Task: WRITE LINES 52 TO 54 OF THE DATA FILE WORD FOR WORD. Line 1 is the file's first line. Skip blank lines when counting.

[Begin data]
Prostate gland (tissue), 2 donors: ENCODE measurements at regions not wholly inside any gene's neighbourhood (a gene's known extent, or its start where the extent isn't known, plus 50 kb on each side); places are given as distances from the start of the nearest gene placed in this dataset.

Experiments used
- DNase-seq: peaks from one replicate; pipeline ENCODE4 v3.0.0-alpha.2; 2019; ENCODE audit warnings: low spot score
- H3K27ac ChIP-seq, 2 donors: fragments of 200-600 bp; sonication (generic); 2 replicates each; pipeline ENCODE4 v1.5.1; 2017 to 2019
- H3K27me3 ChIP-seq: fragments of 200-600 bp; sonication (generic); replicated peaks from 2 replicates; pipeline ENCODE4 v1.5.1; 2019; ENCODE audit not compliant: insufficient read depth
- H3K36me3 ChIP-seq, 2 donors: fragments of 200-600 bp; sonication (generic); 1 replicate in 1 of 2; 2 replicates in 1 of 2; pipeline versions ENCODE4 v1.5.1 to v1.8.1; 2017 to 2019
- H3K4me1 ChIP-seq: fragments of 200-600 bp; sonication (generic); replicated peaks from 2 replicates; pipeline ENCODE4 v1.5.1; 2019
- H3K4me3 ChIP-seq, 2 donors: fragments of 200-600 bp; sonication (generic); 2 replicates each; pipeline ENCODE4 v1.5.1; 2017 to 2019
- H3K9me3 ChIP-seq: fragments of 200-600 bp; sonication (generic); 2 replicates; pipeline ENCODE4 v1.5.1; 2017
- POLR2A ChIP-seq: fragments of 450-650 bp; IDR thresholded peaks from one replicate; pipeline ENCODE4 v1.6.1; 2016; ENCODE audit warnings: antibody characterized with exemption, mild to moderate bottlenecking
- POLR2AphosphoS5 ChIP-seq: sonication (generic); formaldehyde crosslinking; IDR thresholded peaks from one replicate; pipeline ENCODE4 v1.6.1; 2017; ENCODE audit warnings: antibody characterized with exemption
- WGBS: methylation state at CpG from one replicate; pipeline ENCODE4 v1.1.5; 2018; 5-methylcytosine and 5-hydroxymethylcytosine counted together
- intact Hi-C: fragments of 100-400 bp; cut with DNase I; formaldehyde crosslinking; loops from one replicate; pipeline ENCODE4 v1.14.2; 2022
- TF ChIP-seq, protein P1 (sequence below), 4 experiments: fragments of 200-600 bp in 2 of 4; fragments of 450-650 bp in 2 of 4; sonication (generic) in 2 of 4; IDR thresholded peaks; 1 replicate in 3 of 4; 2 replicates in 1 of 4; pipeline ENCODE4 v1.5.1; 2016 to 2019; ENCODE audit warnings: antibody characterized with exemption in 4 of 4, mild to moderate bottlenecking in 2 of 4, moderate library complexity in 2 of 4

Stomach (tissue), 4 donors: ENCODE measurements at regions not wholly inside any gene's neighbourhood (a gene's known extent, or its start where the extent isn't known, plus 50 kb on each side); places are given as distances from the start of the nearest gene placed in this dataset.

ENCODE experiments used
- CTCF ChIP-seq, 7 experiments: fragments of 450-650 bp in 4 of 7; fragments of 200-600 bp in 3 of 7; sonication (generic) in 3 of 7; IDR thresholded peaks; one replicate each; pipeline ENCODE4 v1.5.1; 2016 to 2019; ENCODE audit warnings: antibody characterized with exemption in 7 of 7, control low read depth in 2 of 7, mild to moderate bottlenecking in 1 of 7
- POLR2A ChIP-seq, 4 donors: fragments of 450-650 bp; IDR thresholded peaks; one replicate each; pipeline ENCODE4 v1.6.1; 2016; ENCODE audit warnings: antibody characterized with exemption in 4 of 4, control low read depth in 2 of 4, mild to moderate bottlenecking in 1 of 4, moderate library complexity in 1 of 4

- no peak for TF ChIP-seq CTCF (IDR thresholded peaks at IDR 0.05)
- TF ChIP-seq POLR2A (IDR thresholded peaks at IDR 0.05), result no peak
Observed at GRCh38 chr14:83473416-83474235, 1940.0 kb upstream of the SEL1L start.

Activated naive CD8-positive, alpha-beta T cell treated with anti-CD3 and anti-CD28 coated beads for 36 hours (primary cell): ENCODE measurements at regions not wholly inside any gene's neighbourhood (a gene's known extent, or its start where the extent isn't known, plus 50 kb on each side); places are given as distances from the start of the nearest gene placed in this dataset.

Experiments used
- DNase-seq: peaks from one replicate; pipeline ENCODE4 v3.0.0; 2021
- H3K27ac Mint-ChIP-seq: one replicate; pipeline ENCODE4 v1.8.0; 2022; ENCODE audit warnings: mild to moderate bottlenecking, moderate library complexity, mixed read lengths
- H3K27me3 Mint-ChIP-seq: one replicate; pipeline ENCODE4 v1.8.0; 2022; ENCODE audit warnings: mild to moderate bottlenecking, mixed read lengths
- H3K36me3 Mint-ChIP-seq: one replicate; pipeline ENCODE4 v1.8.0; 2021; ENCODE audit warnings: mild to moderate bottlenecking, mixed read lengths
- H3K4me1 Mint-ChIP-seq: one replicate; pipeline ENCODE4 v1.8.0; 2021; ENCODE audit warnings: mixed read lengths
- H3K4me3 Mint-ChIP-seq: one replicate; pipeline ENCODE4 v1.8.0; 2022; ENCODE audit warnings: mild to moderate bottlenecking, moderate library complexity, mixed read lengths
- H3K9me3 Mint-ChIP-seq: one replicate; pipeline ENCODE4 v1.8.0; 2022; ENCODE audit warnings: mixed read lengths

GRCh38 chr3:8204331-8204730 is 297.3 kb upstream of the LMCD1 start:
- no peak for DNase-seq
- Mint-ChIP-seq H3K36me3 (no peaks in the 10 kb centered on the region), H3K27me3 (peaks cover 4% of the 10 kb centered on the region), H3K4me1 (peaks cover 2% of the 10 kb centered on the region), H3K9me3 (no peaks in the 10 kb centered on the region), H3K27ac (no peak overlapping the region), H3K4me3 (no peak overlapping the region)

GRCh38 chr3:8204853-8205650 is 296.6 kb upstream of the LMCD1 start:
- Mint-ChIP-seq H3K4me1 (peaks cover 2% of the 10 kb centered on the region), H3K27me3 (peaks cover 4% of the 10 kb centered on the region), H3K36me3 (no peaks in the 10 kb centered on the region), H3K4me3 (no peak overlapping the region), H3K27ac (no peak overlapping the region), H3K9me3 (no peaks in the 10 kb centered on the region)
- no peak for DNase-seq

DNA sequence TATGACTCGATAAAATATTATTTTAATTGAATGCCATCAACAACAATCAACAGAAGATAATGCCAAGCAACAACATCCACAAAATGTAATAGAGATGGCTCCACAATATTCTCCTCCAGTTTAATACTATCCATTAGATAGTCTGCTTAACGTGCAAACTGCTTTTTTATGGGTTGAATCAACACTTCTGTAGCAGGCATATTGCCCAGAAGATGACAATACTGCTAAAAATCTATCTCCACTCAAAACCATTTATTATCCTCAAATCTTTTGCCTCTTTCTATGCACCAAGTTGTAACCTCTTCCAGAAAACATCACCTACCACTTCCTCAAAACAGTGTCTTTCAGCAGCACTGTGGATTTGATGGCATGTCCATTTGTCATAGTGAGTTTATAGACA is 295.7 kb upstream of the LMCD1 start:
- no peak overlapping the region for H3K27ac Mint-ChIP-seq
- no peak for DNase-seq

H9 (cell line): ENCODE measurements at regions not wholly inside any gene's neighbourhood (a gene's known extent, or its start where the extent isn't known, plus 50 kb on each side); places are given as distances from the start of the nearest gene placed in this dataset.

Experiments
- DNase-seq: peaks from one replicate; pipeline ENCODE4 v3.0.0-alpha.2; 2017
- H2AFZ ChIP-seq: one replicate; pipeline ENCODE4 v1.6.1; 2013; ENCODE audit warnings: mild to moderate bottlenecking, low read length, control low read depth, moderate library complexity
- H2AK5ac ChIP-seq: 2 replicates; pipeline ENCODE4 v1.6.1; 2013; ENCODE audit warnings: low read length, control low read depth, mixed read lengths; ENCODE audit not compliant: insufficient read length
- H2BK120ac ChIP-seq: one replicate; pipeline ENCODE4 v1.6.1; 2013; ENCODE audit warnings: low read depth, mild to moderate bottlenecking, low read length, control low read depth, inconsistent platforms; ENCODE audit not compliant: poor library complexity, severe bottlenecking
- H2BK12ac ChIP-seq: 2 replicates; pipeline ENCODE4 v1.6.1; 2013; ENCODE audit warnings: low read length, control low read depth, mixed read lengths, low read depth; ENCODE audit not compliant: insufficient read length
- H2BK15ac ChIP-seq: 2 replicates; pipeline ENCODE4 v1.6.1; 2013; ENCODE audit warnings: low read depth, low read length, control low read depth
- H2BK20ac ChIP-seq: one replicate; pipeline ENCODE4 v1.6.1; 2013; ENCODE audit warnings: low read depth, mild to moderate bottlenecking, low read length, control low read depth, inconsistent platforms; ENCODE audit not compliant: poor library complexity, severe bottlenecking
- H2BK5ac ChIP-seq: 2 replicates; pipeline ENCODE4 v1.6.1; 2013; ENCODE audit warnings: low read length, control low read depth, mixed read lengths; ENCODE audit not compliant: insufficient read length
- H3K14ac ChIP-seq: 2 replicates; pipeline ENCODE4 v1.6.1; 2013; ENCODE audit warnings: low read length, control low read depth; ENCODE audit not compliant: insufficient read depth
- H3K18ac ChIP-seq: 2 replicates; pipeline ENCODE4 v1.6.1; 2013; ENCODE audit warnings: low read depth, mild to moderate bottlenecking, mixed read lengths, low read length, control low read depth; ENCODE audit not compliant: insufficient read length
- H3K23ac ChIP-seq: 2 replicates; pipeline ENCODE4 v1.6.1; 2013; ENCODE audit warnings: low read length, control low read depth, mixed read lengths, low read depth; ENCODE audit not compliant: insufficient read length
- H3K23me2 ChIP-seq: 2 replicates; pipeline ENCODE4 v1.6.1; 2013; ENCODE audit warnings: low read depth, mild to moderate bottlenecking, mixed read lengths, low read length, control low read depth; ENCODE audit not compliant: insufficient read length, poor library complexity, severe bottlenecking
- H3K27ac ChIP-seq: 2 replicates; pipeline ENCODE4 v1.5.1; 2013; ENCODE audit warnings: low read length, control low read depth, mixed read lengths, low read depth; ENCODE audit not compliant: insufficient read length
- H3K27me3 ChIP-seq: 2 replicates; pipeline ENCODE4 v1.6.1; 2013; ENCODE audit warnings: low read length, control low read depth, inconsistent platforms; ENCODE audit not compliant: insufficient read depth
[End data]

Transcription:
- H3K23ac ChIP-seq: 2 replicates; pipeline ENCODE4 v1.6.1; 2013; ENCODE audit warnings: low read length, control low read depth, mixed read lengths, low read depth; ENCODE audit not compliant: insufficient read length
- H3K23me2 ChIP-seq: 2 replicates; pipeline ENCODE4 v1.6.1; 2013; ENCODE audit warnings: low read depth, mild to moderate bottlenecking, mixed read lengths, low read length, control low read depth; ENCODE audit not compliant: insufficient read length, poor library complexity, severe bottlenecking
- H3K27ac ChIP-seq: 2 replicates; pipeline ENCODE4 v1.5.1; 2013; ENCODE audit warnings: low read length, control low read depth, mixed read lengths, low read depth; ENCODE audit not compliant: insufficient read length